He specialises in claims involving: head/brain injury (including post-concussion syndrome); chronic pain conditions and similar syndromes; serious orthopaedic injuries.
Representative examples of his recent work involving head/brain injury (including post-concussion syndrome) are as follows:
- Acting for a patient transport service sued by an elderly man whom the service had failed to collect and transport to Hospital. He suffered a fall and subsequently was diagnosed with a subdural haematoma for which he underwent emergency neurosurgery. Following Peter’s involvement, and particularly his input into the expert medical evidence, the claim was discontinued on the basis that the claimant could not prove that his subdural haematoma was caused or aggravated by the defendant’s admitted breach of duty.
- Acting for a motorist who had knocked down a pedestrian. The claimant was a professor of linguistics with unusual earnings patterns. It was alleged that he suffered a significant brain injury although he performed well on cognitive testing. The claim settled at JSM for much less than its pleaded value.
- Acting for a construction firm whose employee (a man in his 40s) was injured when struck on the head by a falling pallet. The expert evidence in the fields of neurology, neuropsychology and neuropsychiatry in particular was exceptionally lengthy and complex. The defendant’s case was that the claimant had developed a somatic symptom disorder rather than suffering significant effects from organic brain injury. The claim settled at JSM for a small amount of its pleaded value.
- Acting for a bar at which a customer (a woman in her early 30s) had been injured by a falling lightshade. She alleged a traumatic brain injury, headaches, reduced capacity to pursue her studies and work etc. Peter marshalled expert evidence from a neurologist and neuropsychologist to refute the possibility of brain injury and the case settled for about 20% of its pleaded value.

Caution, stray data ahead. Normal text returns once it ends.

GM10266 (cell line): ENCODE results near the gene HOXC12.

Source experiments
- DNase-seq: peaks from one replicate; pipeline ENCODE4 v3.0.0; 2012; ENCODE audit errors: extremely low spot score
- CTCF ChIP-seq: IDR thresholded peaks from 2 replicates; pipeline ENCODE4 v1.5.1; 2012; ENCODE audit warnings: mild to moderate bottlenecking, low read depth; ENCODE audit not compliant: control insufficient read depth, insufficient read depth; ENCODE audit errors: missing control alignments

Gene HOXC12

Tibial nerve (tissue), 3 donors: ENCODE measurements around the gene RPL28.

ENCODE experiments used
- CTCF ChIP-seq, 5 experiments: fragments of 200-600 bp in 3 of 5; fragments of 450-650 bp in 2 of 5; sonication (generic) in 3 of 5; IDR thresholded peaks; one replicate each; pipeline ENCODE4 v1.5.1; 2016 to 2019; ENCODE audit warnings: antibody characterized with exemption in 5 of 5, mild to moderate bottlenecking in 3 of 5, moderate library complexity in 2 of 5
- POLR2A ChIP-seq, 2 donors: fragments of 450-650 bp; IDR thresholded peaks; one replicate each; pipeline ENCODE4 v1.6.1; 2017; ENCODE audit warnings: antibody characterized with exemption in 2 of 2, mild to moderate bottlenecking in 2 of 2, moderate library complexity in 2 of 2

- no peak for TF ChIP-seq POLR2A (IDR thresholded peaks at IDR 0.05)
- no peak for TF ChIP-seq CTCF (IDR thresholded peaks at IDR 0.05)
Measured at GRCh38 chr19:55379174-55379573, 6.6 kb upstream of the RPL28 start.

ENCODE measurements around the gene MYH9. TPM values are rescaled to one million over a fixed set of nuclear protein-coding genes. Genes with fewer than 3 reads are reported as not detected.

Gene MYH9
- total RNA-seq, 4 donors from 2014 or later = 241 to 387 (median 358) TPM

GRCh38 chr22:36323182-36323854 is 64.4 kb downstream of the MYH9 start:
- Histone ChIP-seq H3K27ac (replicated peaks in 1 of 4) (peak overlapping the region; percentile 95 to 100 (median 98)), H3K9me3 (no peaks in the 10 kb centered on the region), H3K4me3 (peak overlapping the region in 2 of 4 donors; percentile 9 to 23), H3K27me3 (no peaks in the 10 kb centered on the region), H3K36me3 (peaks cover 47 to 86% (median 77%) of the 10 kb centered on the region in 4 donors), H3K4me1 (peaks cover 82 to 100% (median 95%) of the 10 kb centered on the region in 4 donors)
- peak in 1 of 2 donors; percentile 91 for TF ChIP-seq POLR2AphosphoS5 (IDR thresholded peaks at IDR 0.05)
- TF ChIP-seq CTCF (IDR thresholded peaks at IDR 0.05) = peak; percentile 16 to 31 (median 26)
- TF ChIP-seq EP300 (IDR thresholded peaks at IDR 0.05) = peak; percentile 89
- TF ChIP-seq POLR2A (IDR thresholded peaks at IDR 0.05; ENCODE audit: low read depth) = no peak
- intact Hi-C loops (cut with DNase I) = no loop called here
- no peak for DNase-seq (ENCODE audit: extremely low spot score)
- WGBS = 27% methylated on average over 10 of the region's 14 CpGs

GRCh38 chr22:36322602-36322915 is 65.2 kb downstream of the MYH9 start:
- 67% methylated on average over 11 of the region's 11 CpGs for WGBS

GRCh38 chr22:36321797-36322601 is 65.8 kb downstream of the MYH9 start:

- Acting for an airline sued by a passenger (a woman in her 20s) who was struck on the head by luggage falling from an overhead locker and now alleges ongoing symptoms of diminished concentration, inefficient memory etc. despite no apparent brain damage. The case raises interesting issues on the recoverability of damages for conditions such as post-concussion syndrome under the Montreal Convention.
- Acting for a motorist who injured a baby in a car accident more than 10 years ago. Traumatic brain injury and permanent cognitive impairment are alleged but the defendant’s case based on its medical evidence is that any discrepancies on neuropsychological testing are natural fluctuations in cognitive strengths and weaknesses during the child’s development.
- Acting for a taxi driver who caused a severe traumatic brain injury to a young woman in her 20s. Despite this she made a good recovery and continued pursuing her university studies. She performed well on cognitive testing but was diagnosed by neuropsychologists with ‘frontal lobe paradox’. The case settled satisfactorily after exchange of expert evidence.